Mike Cortez recaps what he saw from 2019’s draft prospects competing in the NCAA tournament—everyone from Zion Williamson to Nassir Little.

The Knicks have done their heavy lifting. The worst record in the league belongs to them, securing a floor of picking fifth overall in this year’s draft. The top prospects have shown us everything we need to know.

The game plan for draft night is still very much “Zion or bust,” but the rest of the draft class have made compelling cases. We have followed most of these guys all season, and the tournament gave us the last thing we needed to see.

This is our final check-in on the stock of each prospect. To make it easy, they are sorted by college, in order of their overall seedings. Numbers next to a player’s name signify his final standing on our TKW Board. Simple enough, right? Let’s get started.


Duke

Prospects: (1) Zion Williamson, (2) R.J. Barrett, (6) Cam Reddish

Duke’s demise felt inevitable the more time you have to sit and reflect. All season, Zion, R.J. Barrett, and sometimes Cam Reddish, masked the Blue Devils’ massive flaws.

The tournament has always been the litmus test, and Duke was exposed. Coach K’s worst coaching job, coupled with zero shooting, culminated in an Elite Eight finish that fell way below lofty expectations.

Williamson is the only player associated with Duke who did not see his name dragged—and for good reason. He confirmed much of what we already knew. Zion is an alpha of the highest order. When the dire moments arose, Zion was involved in some fashion.

He flashed the same mind-numbing disregard for gravity he has shown since he was in high school.

While also showcasing his jumper.

Zion has a ways to go refining jumper to the point it can be a threat consistently. In the immediate, it’s not irrational to believe Williamson can be serviceable as a catch-and-shoot guy in the corners.

He shot a superb 41.2% from three in the tournament on 4.3 attempts—not to mention those made threes were to save Duke’s season. Zion left the tournament as he entered it: the unanimous first-overall pick.

Zion’s teammates were not as lucky. Cam Reddish may or may not have been hurt for longer than we knew, possibly alleviating much of the criticism thrown his way. But even when he did play, there were moments you forgot he was on the floor.

Reddish was a no show after the UCF game. He missed the Virginia Tech game altogether, and might as well have missed the Michigan State game, too. Reddish enters the draft with the cloudiest future, compared to his teammates.

The hope is he becomes a poor man’s Paul George, which he does look like in brief moments.

These fleeting moments were all we got from Cam; he never put it together for a stretch of games. He has become an option for the Knicks only if they fall to five. Even then, sniffing out a trade from a team that likes him (Hawks) could be better option.

Then there is R.J. Barrett. Barrett’s tournament cemented his status as most polarizing prospect. No one has divided the masses quite like him. It is true he did not shoot the ball well (43.3% for the tournament), and went cold in his final two games. It is also true Coach K did not put the 6-7 wing in places to succeed.

Barrett only sat for seven minutes the whole tournament. In the final three games, he played the full 40 minutes, often with zero shooting flanking him.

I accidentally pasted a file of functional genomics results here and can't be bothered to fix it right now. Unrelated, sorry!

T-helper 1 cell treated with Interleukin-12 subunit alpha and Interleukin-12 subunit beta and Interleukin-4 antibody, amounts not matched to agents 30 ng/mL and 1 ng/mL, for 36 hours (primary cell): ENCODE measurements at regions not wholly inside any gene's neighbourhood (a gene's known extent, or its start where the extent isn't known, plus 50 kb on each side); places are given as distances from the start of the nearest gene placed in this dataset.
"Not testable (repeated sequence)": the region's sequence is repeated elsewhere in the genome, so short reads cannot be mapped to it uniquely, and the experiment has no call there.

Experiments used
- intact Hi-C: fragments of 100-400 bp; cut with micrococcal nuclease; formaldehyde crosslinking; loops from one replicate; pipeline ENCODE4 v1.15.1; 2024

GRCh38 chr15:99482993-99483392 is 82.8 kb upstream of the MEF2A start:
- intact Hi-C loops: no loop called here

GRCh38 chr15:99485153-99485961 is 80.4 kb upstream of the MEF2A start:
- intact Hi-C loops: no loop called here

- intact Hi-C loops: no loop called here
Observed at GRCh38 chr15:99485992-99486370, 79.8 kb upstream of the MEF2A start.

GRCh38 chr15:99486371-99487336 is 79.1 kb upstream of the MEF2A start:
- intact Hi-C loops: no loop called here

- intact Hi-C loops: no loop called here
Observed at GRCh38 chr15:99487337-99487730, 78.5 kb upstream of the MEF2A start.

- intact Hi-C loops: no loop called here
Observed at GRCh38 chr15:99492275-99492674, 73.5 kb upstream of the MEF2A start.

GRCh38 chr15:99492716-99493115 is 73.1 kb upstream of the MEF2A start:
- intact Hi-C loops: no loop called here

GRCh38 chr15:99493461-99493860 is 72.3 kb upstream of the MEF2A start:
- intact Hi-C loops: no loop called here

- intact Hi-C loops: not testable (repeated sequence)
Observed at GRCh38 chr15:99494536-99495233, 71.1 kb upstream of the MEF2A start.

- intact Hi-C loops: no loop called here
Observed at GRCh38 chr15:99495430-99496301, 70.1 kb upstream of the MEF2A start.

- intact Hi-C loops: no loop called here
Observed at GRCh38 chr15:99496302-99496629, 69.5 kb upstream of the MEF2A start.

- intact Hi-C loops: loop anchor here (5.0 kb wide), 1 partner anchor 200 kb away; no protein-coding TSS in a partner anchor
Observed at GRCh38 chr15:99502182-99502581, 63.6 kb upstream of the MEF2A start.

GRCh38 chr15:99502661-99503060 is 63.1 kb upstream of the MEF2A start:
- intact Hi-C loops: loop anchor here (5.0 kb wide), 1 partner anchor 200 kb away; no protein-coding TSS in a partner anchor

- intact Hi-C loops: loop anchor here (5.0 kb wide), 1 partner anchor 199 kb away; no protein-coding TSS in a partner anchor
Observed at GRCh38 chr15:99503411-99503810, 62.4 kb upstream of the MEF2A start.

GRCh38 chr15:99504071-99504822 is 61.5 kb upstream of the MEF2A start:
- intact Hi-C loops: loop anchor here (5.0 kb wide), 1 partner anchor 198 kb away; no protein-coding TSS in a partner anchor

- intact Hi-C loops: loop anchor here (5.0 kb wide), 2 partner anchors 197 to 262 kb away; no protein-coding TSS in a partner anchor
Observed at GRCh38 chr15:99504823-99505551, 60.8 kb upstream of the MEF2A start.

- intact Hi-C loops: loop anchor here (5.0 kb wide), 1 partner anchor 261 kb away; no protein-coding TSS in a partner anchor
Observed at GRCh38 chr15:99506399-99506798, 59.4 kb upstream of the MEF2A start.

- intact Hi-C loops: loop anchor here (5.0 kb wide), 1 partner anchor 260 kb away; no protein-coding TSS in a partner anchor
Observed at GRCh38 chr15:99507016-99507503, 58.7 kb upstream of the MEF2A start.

What we did see from him was good. He is still a top-four prospect, and likely at the top of the Knicks’ wishlist should they fall from one.

The shooting concerns are overblown, but he does need to improve on his off-the-dribble jumper. He is most comfortable catching and shooting.

His greatest trait is his relentlessness. One thing you can rest easy on with R.J.—his is going H.A.M. every second he is on the floor.

With more space and with shooters around him, R.J. will prove the doubters wrong quickly. He’s not Andrew Wiggins 2.0 or Kobe.

He’s his own man, and he’s pretty fucking good.

Virginia

Prospect: De’Andre Hunter

De’Andre Hunter is one of the few top prospects still alive heading into the final weekend. Virginia’s run has been surprising in spite of its number-one seed status. The Cavaliers handled business in a pedestrian region but most notably survived Carson Edwards going Super Saiyan against them.

In that game, Hunter was called upon to extinguish the blazing Edwards. This is something Hunter should get used to when he moves to the pros. He will never be relied on to carry a team’s offense, which the Cavaliers do not ask of him.

Hunter has shot more this tournament (4.5 attempts beyond the arc compared to 2.8 season average) to less-than-stellar results (27.8%). After his 23-point outing in the Round of 64, he has averaged a meager 10.3 points on 37.5% shooting.

Hunter’s value lies on the defensive end of the ball. His highlight play against Auburn was meeting Jared Harper at the rim.

The typically gun-shy Hunter finally emptied the clip in his final game. He kicked Jarrett Culver’s ass most of the night, and when it seemed as if Culver had gotten the last laugh, Hunter responded. 

He finished with a career-high 27 points, by far the highest point total of the tournament in the most important game, too. His win in the head-to-head matchup against Culver was a key to Virginia’s victory. There is a good two-way player within Hunter, it all comes down to his willingness to push his offense beyond the arc and stray away from his comfort zone in the midrange.

If Hunter ends up being the selection, please do not be a numbskull and complain about his points per game. His offense will be a work in progress. Defense is where Hunter yields the most value from day one. The last time I checked, the Knicks were in dire need of some dogs on defense too.

North Carolina

Prospect: Nassir Little

There was a brief moment where it appeared as if Roy Williams was ready to unleash Nassir Little on the world.

Little started the tournament hot, first with a 19-point outing in 17 minutes against Iona. For an encore he dropped 20 points in 21 minutes against Washington in the second round, to go along with seven rebounds.